The percentage of alleged sexual assault offenders receiving some kind of disciplinary action has been growing each year, Snow said. “We believe this reflects an investment in the training of our investigators and prosecutors,” he added.

The bottom line, he said, is that commanders are taking allegations of sexual assault very seriously and are holding offenders appropriately accountable.

Snow said prevention is the best way to stop sexual assault, and he pointed to the Hagel’s updated sexual assault prevention strategy designed to institutionalize a comprehensive approach across the department. “Using this strategy,” he said, “we will intensify our efforts at every level of military society to prevent this crime.”

The general discussed directives designed to enhance DOD sexual assault programs, such as promoting healthy relationships, evaluating commander training, reviewing alcohol policies, increasing male reporting and an online forum to share resources and innovation.

Snow said the department is “encouraged” by the increase in reports, which he said reflects senior-leader focus and improved victim confidence.

Galbreath said he believes the increased reporting reflects the department's “seriousness in looking at this crime.” What was discovered, he said, is that because of the underreporting of sexual assault, commanders rarely saw these events out in the field.

“Few of them really knew the counterintuitive nature of this crime and how offenders worked,” Galbreath said. “We’ve been working very, very hard to educate them, and also our criminal investigators and our attorneys that work these crimes.

“We believe that what you see is a return on our investment -- that people are smarter about how sex offenders behave,” he said. “They’re no longer buying into the rape myths that are common in our society. And this is a direct reflection on our training and investment.”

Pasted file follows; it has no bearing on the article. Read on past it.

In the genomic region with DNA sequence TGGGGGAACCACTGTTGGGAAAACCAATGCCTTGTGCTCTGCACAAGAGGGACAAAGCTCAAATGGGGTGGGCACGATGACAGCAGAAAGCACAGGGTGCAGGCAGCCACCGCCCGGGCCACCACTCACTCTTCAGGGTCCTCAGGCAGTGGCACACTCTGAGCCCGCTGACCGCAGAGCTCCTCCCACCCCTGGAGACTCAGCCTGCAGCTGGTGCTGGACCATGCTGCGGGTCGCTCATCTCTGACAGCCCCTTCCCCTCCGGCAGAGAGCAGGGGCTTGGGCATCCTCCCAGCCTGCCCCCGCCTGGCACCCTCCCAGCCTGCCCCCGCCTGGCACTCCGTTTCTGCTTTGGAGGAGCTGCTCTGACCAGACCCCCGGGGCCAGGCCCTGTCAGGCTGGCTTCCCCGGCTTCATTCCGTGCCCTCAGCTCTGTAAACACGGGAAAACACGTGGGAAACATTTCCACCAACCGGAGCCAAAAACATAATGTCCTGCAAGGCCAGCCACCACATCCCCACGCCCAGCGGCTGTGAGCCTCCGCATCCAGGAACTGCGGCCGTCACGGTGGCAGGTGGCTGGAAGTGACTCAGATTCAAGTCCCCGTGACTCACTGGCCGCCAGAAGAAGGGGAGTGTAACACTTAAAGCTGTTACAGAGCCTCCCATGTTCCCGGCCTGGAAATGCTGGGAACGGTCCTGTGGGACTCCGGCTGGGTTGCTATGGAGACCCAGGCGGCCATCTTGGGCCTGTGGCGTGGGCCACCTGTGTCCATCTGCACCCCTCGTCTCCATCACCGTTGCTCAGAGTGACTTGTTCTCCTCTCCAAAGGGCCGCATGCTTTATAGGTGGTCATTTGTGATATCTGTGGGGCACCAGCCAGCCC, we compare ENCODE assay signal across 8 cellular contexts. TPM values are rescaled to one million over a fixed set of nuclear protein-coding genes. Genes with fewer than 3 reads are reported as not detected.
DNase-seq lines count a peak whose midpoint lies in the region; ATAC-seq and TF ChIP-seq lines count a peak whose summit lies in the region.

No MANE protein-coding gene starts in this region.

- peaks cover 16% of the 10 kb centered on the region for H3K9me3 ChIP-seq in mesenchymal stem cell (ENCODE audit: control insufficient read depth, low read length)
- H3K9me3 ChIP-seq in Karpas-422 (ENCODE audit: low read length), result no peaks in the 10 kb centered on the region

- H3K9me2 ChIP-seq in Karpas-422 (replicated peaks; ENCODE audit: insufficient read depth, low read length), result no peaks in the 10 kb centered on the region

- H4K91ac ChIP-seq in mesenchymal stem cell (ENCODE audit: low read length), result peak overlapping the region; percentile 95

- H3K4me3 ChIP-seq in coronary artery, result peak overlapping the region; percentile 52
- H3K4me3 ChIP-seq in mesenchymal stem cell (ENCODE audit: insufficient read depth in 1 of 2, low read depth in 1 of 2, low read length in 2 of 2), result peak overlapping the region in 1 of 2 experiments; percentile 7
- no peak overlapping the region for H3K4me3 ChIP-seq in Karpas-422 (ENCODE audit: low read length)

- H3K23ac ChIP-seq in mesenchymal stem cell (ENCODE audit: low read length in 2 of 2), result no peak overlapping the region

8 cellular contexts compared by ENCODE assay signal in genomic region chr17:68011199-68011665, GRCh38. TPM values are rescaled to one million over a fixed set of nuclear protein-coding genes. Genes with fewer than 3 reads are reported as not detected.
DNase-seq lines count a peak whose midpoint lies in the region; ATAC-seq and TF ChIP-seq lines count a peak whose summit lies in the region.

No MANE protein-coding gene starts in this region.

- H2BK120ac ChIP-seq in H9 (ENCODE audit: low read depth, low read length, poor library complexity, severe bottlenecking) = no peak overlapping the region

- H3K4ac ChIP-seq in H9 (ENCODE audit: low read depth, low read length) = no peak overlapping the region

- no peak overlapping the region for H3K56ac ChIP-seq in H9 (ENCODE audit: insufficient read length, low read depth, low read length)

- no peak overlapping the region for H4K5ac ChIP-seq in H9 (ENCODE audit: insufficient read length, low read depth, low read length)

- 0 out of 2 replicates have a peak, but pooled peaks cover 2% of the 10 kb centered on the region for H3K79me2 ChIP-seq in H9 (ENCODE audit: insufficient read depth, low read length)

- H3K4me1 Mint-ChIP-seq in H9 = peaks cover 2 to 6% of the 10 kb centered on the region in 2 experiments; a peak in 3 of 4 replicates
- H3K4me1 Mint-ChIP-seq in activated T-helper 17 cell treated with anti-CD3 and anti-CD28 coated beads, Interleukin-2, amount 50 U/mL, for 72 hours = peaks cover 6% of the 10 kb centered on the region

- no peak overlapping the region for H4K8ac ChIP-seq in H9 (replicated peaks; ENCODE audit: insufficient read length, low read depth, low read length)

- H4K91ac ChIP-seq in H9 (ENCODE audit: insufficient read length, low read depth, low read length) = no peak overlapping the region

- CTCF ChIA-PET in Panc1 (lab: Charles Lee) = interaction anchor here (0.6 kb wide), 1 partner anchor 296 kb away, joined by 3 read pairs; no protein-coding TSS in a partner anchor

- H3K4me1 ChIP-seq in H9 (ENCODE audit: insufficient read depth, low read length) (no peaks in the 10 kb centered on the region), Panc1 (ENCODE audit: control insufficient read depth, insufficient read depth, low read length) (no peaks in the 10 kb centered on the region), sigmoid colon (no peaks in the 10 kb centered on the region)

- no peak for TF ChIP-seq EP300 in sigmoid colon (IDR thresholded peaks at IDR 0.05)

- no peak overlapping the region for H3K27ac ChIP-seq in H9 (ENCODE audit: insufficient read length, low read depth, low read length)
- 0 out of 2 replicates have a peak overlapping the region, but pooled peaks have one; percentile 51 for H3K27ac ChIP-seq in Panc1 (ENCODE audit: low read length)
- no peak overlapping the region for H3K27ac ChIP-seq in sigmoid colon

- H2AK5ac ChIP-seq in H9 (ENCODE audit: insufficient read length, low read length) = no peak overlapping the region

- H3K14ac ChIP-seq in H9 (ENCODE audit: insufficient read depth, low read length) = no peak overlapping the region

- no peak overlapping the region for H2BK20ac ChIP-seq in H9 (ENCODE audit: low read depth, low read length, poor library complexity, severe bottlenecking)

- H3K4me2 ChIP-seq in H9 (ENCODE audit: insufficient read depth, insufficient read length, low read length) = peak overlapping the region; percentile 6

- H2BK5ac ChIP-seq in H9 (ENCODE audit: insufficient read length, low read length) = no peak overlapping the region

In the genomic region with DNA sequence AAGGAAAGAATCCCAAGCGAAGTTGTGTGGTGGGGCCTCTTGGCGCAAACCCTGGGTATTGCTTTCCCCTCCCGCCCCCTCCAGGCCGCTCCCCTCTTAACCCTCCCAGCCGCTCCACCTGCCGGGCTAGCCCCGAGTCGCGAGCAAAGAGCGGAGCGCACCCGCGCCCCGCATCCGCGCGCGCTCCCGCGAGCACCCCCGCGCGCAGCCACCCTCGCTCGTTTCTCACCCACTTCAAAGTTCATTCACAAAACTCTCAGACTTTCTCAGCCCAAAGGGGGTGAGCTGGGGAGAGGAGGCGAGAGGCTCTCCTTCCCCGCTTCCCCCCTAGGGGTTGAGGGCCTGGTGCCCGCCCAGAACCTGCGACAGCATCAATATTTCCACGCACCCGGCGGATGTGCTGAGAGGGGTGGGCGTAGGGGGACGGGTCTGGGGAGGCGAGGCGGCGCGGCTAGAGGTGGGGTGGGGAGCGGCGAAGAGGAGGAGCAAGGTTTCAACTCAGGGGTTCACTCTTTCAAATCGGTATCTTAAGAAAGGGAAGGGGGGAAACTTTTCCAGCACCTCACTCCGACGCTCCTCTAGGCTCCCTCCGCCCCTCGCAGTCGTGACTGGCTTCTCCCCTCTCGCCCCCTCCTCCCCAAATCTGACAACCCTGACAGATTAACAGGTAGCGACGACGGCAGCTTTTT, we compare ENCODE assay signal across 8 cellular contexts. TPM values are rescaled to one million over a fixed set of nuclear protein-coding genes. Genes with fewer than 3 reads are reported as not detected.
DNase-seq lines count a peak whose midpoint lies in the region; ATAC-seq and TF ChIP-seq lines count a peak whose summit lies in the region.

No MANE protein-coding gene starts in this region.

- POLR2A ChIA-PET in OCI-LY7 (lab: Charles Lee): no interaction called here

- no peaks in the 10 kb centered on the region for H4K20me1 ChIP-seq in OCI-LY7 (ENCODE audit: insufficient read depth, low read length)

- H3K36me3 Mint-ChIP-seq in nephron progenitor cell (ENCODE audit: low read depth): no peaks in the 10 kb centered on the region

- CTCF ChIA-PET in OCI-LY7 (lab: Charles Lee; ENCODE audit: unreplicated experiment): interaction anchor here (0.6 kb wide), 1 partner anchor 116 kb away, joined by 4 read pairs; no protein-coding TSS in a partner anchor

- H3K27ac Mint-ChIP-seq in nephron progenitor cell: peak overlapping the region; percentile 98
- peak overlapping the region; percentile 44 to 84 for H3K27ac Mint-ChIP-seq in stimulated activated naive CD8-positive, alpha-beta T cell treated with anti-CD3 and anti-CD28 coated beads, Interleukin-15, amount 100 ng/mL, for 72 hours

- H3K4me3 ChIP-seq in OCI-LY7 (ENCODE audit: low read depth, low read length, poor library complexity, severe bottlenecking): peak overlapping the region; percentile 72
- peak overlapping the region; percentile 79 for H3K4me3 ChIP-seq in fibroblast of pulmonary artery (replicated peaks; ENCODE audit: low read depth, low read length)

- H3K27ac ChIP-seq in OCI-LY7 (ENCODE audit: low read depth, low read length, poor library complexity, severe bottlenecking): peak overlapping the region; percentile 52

In elaboration he provided to American Forces Press Service, Snow explained how, under the direction of the Hagel and Congress, the department’s response system is fundamentally different from the system that existed two years ago.

“We have constructed a system of checks and balances,” he said, enhancing the department’s capabilities with professionally certified victim advocates and specially-trained investigators and prosecutors.

“Senior leaders have put the full weight of the department towards implementation of the more than 60 provisions of law since [fiscal year 2012],” said the general added.

He noted that the current National Defense Authorization Act has provided the most sweeping reform to the Uniform Code of Military Justice since 1968, and that DOD continues to work toward being a national leader on sexual assault prevention and response.

“We welcome continued collaboration with leaders in Congress,” Snow said.

(Follow Army Sgt. 1st Class Tyrone Marshall on Twitter: @MarshallAFPS)

Contact Author

Biographies:
Army Maj. Gen. Jeffrey J. Snow
Dr. Nathan Galbreath

Related Sites:
2013 Annual Report on Sexual Assault in the Military
Sexual Assault Prevention and Response Office
Special Report: Sexual Assault Awareness and Prevention
Defense Department Statement
Transcript: DOD Press Briefing on Sexual Assault in the Military
Video

Related Articles:
Hagel: Numbers Reflect Victim Confidence in Reporting Assaults